How has Pethiyagoda qualified from an Asian sphere after over a century, given that a great deal of the focus of 20th century Linnean Medal winning seemed more concerned with academic evolutionary and taxonomic science rather than the naming of things that seems to belong to an earlier age? As a mere Fellow of the Linnean Society, people like me have no say over who gets awards, but one can nominate candidates.
Amongst his copious outputs, Pethiyagoda has contributed greatly in highlighting the very history of biodiversity in Asia, linking together scientists, artists, travelers and explorers in both East and West. Starting from around the 17th century, he has catalogued and brought to the fore a celebration of foreign engagement, predominantly from the West, that reveled in the biodiversity of South Asia and Southeast Asia. His publishing house Wildlife Heritage Trust (WHT) has produced biographies and memoirs of notable naturalists from the region. To celebrate the 300th anniversary of Linnaeus, Pethiyagoda authored Pearls, Spices and Green Gold, a WHT book that celebrates many notable contributors to the wildlife of Sri Lanka and South Asia, including among many now, the not widely known Ernst Haeckel.
Pethiyagoda’s prodigious taxonomic output centered on Sri Lanka but also Singapore, parts of South and Southeast Asia involving collaboration and research with friends and institutes in the U.K., U.S. and Australia. Dawkinsia, a genus of fish whose name he conceived honors the British evolutionist Richard Dawkins – these attractive fish have also benefited from the limelight and are now popular with aquarists.
Richard Dawkins is not the only scientist so honored, others include malacologist Fred Naggs. South and Southeast Asia are now recognized as hotspots of amphibian diversity thanks to this work with the introduction of hundreds of new frogs, dozens of new fish and reptiles in work that continues to evolve. One of Pethiyagoda’s first books, a comprehensive color guide to the freshwater fish of Sri Lanka was a bestseller and started something big. To paraphrase Mark Twain for the umpteenth time, the death of alpha taxonomy has been greatly exaggerated.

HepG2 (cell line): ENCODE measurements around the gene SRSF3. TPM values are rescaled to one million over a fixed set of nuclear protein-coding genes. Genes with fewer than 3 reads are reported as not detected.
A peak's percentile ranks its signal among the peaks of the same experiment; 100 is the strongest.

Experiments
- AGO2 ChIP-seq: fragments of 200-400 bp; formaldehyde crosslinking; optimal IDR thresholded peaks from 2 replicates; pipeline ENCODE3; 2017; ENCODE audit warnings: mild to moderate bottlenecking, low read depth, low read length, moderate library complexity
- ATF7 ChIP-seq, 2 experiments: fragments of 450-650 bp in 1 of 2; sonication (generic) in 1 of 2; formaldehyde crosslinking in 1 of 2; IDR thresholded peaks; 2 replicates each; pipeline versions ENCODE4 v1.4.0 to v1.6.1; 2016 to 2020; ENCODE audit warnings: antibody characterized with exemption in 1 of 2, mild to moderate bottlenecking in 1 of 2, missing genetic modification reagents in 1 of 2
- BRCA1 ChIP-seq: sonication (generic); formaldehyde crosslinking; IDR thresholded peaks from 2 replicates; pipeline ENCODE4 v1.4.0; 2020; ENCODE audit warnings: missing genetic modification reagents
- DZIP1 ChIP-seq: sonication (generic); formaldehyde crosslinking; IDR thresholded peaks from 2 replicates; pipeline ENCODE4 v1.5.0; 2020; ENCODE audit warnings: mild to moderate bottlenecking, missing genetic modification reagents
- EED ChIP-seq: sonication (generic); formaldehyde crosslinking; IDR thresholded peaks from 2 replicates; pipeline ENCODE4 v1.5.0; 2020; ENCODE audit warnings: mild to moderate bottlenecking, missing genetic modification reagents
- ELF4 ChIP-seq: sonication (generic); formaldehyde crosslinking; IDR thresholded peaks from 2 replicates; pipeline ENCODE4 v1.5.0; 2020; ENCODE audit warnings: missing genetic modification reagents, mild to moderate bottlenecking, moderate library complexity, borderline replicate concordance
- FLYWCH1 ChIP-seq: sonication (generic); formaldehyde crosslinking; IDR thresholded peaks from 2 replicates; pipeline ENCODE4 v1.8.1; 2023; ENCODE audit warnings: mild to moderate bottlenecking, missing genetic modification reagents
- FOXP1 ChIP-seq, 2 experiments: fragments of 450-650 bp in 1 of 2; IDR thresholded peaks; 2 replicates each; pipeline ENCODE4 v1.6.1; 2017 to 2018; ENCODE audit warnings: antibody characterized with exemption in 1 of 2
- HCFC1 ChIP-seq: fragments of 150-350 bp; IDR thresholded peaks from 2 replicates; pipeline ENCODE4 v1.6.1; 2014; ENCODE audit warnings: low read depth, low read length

Meanwhile, the Convention on Biological Diversity (CBD), ratified in the 1990s has been of questionable benefit to wildlife research and alpha-taxonomy, particularly in the global South. It started with fears about private patents on genes and gene technology and has ended up in misplaced hype around “biopiracy.” Pethiyagoda has helped the scientific community to appreciate just how much damage the CBD may have caused to taxonomy and industry such as the pharmaceutical sector – both in Sri Lanka and many other countries with overzealous interpretations of its provisions, that seem to dubiously accord wildlife ownership within sovereign nationalistic governance – so-called bionationalism.
To quote Pethiyagoda:
“My beef with the biopiracy argument is not that biopiracy cannot happen, it is entirely conceivable that someone will look in a rainforest somewhere and find a gene of huge commercial value, that is conceivable. But in order to prevent that guy from finding that gene, we have shut down all of biological research in Sri Lanka… you have to get a permit to do any kind of biological research in this country. And there is a huge problem because they believe that people are out to pirate biological resources, as a result of that, to get a permit is near impossible and I’m going to return to this subject. The biopiracy hysteria set up by the environmental lobby has caused huge harm to research we need for biodiversity conservation.”
Whereas there are tensions and dangers between foreigners taking commercial or scientific bragging rights from wildlife in poorer or under-resourced localities, Pethiyagoda has highlighted the best advantages of a shared approach to the exploration of nature by locals and foreigners – that would hopefully bring in much needed research and conservation revenue to poorer parts of the world, and lead to a wider appreciation of wildlife. When we declare, as Pethiyagoda has helped to emphasize, the hotspot status of parts of South Asia, then, at some level, the wildlife treasures of the region can also belong to the whole world. This is in the same way that the Mona Lisa is famous worldwide while residing in Paris. Why otherwise should the Sinharaja forest be declared a Man and Biosphere (MAB) reserve of international importance?